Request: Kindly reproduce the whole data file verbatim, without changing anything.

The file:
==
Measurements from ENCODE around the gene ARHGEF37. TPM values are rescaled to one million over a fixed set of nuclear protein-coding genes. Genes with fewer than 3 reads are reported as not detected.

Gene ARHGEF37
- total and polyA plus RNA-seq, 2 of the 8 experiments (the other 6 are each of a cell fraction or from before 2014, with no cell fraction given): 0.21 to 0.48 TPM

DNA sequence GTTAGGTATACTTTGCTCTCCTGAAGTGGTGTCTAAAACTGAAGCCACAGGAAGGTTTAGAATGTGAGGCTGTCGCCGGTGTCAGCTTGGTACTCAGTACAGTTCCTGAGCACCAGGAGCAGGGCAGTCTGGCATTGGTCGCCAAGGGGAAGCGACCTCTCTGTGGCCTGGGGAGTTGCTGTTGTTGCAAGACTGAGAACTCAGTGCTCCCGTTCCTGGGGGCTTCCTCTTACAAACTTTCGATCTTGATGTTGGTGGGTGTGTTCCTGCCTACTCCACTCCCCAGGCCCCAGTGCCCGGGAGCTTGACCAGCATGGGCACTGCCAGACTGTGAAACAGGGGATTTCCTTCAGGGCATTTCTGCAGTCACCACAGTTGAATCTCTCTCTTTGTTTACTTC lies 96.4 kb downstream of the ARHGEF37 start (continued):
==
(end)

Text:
Measurements from ENCODE around the gene ARHGEF37. TPM values are rescaled to one million over a fixed set of nuclear protein-coding genes. Genes with fewer than 3 reads are reported as not detected.

Gene ARHGEF37
- total and polyA plus RNA-seq, 2 of the 8 experiments (the other 6 are each of a cell fraction or from before 2014, with no cell fraction given): 0.21 to 0.48 TPM

DNA sequence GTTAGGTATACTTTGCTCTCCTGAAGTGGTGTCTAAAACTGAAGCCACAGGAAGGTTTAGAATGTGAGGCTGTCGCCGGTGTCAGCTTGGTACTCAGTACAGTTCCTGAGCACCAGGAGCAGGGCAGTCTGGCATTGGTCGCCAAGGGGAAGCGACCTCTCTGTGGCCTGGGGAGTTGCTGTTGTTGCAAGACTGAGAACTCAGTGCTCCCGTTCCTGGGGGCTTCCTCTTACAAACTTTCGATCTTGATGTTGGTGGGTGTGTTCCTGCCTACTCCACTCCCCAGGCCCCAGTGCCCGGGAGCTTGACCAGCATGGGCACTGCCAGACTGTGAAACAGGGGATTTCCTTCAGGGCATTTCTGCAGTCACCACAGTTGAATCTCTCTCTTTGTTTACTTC lies 96.4 kb downstream of the ARHGEF37 start (continued):